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Lincoln Memorial University in Harrogate recently dedicated The Walter T. and Julia Pulliam Historic Newspaper Collection and unveiled a special exhibit featuring some of the most prized pieces of the collection.
An archives room at the college was also named in honor of Pulliam, retired Harriman newspaper publisher, and his wife, Julia.
Pulliam was publisher and editor of The Harriman Record and Today’s News. He is also author of “Harriman: The Town That Temperance Built.”
He donated his extensive historical newspaper collection to LMU last year. The collection includes more than 700 newspapers dating back to the 1600s.
University archivist Michelle Ganz has spent the last year cataloging the collection and selecting items for display in the Carnegie Vincent Library.
The collection is highlighted by George Roberts’ Constellation. Published in New York in 1859, the newspaper is the largest published, with its eight pages measuring 3 feet by 4 feet; opened, the sheet is 6 feet by 8 feet.
The paper had a circulation of 28,000 and was 50 cents.
Giant newspapers in page size began in England when they were taxed by the page. Eventually, papers in the U.S. in the 1840s began copying the style.
The collection also includes the world's smallest daily, The Tryon Daily Bulletin, published at Tryon, N.C., in the 1950s by Seth Vining and his wife.
Pulliam, a Knoxville native, came of age in the Great Depression. His newspaper career began in 1925, when he worked as a carrier for the Knoxville Dispatch and later the Knoxville Free Press while attending grade and high school.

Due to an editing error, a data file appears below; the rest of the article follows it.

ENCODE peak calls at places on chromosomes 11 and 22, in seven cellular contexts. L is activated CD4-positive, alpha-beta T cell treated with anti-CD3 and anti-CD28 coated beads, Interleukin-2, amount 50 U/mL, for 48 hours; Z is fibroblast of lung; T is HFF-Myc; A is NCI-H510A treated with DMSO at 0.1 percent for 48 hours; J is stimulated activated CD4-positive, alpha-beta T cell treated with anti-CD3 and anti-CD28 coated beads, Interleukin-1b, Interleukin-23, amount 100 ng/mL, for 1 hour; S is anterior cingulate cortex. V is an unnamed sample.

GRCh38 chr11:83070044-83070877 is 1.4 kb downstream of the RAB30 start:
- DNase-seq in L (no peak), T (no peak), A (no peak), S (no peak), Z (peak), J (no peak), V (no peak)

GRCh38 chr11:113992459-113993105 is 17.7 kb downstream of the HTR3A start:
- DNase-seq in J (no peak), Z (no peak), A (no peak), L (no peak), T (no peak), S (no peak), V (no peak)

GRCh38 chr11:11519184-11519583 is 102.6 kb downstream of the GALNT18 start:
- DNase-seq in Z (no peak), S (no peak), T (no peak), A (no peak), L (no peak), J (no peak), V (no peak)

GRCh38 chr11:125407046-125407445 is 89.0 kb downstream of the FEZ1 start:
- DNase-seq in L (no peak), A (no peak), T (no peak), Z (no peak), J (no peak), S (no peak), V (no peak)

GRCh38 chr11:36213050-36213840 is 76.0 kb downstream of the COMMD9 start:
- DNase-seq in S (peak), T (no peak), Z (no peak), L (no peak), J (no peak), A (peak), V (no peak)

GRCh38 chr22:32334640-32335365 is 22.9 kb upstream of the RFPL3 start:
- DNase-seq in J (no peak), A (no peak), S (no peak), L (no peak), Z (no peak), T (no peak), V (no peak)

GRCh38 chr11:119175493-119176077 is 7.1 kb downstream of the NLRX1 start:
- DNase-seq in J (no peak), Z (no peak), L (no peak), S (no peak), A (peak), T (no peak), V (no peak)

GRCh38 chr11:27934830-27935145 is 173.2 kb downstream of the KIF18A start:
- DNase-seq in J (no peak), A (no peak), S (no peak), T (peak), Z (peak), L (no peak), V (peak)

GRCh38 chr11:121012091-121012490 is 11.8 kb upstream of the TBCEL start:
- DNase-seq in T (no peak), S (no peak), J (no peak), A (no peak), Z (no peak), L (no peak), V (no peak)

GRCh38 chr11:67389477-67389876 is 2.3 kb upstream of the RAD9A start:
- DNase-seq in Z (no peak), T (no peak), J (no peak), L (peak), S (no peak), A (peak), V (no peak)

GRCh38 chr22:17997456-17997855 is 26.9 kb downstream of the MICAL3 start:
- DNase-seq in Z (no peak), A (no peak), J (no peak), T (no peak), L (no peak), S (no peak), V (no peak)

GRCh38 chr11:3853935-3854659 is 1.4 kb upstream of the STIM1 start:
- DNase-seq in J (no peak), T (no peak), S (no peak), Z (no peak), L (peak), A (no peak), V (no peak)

His first reporting assignment came in the summer following his high school graduation for The Knoxville Times.
He later enrolled at the University of Tennessee where he earned a degree in English and history.
In college Pulliam earned extra money as a stringer for papers across the state, covering university events. He also served as editor for the Orange and White, then the UT student newspaper.
Following graduation he worked at The Knoxville Journal and then The Knoxville News-Sentinel. The attack on Pearl Harbor inspired Pulliam to enlist in the Army, where he reported for the Stars & Stripes.
After the war, he returned to The Knoxville News-Sentinel before moving on to The Washington Post, where he worked first as a reporter and then assistant city editor.
Pulliam purchased and sold several community papers during his career including The Harriman Record, The LaFollette Press, the Jellico Advance-Sentinel and The Lake City Town Crier. He served as president for the Tennessee Press Association and was integral in establishing the Tennessee Newspaper Hall of Fame at the University of Tennessee.
In 1966 he was awarded the Tennessee Press Association's Award for service to the newspaper industry.
Pulliam has been a member of the Society of Professional Journalists since the beginning of its Knoxville chapter, was a longtime member of the National Press Club of Washington, D.C. and the Washington Post E-Street Club.
Pulliam and his wife, the former Julia Hill Brownlow of Columbia, have one daughter, three grandchildren and four great-grandchildren. They live in Knoxville.